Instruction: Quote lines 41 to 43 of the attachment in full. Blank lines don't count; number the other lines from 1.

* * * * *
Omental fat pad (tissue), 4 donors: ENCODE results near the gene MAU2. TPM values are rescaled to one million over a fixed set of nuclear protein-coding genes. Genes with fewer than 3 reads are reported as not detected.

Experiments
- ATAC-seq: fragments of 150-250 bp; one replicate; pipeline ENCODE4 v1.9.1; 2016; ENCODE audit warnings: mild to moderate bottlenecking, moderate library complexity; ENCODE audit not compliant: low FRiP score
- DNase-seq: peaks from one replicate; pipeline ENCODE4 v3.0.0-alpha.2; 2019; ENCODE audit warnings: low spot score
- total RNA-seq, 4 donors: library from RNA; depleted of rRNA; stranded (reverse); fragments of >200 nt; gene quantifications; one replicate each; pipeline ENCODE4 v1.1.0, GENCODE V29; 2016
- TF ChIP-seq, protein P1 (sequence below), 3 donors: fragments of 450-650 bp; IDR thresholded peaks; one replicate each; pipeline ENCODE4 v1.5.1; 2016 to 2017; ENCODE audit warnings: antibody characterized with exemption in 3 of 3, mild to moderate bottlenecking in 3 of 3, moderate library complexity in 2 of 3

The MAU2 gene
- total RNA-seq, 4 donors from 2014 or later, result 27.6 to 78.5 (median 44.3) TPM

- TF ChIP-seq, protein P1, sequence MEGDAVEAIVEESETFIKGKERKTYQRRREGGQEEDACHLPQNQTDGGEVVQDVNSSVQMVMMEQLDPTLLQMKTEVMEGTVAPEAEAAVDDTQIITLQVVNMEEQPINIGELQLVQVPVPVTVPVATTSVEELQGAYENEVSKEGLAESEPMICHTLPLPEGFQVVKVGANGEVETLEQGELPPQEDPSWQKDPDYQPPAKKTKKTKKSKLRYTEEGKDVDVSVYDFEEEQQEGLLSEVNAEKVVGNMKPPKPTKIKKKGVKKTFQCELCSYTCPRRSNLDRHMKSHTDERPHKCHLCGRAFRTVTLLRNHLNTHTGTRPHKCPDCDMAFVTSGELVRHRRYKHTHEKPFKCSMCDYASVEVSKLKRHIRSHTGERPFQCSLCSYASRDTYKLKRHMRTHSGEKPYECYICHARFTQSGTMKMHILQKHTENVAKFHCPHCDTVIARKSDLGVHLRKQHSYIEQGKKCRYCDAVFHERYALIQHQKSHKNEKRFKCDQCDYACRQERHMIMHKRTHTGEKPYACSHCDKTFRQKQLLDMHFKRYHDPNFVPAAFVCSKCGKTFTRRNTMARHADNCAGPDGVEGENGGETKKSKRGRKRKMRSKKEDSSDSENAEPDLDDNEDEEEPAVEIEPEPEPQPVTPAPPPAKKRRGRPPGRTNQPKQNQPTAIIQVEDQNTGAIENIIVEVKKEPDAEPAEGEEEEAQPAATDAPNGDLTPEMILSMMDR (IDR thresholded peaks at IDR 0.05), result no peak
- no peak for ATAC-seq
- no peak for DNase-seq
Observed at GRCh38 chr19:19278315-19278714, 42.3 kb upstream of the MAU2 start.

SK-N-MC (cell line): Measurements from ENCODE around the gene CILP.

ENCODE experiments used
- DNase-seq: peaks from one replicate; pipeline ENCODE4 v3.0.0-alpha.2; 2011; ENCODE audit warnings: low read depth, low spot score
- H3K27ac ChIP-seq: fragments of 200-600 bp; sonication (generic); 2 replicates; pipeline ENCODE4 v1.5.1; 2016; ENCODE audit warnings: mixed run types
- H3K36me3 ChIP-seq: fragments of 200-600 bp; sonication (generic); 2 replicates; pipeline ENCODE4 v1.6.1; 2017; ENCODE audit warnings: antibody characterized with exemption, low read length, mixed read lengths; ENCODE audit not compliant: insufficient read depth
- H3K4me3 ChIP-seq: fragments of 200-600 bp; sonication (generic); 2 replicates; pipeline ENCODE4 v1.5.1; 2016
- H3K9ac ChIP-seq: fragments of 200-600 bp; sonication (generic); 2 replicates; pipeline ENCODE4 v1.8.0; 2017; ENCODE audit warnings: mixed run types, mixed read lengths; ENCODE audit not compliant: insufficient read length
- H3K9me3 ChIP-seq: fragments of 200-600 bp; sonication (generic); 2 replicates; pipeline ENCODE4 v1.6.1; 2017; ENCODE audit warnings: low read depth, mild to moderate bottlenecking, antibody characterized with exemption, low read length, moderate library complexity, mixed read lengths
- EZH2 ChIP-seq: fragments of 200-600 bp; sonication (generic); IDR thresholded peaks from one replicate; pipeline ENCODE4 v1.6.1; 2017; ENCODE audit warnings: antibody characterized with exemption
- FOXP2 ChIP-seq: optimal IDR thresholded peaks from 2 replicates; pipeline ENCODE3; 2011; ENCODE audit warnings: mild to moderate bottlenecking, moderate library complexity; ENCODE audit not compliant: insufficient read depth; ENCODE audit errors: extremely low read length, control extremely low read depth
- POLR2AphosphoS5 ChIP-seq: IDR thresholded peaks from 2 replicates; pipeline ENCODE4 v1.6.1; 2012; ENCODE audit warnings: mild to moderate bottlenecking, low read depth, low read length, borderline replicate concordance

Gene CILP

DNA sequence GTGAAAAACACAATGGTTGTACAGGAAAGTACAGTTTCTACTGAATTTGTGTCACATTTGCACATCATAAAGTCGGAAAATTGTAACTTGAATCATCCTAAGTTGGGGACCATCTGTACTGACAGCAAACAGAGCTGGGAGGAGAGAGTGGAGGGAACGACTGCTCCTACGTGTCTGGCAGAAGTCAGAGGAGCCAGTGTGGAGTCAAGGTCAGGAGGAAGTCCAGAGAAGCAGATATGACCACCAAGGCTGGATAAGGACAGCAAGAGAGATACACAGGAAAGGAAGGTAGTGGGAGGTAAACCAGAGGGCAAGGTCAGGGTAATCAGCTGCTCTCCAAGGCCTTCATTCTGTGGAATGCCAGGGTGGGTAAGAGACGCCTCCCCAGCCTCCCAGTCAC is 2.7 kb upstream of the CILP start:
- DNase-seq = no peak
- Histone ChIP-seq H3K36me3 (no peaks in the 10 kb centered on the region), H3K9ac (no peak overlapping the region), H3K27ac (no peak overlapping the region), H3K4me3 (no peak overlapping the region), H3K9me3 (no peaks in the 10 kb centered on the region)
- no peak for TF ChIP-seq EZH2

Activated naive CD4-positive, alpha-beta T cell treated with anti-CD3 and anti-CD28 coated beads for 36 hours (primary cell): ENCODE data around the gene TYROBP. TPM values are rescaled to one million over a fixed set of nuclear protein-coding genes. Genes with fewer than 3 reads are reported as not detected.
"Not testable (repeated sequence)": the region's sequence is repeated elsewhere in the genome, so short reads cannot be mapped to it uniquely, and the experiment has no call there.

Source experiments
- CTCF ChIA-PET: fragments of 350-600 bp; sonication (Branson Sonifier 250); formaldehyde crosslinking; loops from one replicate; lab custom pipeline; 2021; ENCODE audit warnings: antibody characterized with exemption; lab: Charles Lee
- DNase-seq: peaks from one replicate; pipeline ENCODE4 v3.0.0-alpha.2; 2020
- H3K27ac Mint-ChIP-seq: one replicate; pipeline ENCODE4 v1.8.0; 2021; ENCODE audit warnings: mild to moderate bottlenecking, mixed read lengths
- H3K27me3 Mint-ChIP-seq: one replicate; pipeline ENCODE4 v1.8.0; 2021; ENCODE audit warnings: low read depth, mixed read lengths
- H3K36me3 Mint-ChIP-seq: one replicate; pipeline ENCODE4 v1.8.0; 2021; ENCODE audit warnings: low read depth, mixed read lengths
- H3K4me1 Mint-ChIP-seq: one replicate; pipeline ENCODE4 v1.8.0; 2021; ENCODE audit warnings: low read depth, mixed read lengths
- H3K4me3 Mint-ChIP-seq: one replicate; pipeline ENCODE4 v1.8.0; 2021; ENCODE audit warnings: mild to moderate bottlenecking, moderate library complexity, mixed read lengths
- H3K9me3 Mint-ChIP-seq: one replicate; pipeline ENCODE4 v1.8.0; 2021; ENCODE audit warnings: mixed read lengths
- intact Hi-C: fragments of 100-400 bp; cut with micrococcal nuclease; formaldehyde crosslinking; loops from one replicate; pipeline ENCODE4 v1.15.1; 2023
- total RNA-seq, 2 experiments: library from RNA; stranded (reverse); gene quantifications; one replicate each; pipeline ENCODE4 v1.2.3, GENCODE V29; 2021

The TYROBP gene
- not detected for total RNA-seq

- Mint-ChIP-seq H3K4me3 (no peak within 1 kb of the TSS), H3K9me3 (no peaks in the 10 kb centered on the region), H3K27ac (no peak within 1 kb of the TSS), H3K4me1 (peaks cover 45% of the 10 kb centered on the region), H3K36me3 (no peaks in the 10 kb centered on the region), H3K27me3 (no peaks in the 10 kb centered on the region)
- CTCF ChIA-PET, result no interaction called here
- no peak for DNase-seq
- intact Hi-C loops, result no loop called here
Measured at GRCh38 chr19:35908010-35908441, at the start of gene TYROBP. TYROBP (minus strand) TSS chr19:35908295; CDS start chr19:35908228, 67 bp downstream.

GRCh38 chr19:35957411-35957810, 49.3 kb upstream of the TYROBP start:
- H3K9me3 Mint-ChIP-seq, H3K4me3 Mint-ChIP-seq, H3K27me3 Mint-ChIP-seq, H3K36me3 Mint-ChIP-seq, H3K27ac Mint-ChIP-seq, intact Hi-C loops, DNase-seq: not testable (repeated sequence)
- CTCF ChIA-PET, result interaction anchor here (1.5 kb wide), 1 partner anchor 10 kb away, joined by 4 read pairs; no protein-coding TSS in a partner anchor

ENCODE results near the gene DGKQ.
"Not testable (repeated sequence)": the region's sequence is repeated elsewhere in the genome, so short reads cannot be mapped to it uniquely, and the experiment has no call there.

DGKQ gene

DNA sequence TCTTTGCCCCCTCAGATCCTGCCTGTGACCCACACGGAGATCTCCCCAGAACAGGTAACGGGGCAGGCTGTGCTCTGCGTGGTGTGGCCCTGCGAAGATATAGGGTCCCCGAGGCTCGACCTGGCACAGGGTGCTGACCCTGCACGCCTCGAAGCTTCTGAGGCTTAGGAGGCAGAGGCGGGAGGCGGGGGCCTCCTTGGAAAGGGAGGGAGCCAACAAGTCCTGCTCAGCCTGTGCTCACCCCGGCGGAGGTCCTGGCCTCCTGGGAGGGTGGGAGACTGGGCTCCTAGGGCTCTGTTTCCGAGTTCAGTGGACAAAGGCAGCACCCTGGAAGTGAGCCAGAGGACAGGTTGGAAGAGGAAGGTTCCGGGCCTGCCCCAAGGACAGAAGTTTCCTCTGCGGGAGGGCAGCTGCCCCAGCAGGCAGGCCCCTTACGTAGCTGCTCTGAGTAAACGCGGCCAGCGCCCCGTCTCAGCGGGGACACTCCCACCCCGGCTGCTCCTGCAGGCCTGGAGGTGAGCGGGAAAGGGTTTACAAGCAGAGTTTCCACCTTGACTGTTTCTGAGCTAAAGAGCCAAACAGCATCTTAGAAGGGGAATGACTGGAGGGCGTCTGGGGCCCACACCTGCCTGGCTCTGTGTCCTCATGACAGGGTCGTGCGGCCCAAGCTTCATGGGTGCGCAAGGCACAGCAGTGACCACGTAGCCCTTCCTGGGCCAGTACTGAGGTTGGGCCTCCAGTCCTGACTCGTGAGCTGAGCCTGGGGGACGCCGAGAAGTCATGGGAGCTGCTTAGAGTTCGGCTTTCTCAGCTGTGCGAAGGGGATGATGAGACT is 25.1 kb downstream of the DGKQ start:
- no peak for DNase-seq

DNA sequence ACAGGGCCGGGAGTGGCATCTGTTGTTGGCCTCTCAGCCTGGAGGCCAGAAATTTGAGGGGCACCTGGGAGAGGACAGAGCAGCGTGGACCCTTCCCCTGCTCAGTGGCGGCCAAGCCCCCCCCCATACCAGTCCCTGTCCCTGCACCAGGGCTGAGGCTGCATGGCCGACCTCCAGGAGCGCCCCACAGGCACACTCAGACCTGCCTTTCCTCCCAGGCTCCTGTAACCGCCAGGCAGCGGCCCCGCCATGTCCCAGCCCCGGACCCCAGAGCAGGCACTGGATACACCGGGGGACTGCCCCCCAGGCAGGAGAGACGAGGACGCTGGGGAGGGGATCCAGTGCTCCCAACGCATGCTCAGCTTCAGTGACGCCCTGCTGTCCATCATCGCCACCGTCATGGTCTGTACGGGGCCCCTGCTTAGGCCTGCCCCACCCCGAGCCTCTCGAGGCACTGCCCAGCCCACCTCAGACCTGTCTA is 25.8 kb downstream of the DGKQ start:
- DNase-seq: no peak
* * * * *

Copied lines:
- total RNA-seq, 2 experiments: library from RNA; stranded (reverse); gene quantifications; one replicate each; pipeline ENCODE4 v1.2.3, GENCODE V29; 2021

The TYROBP gene
- not detected for total RNA-seq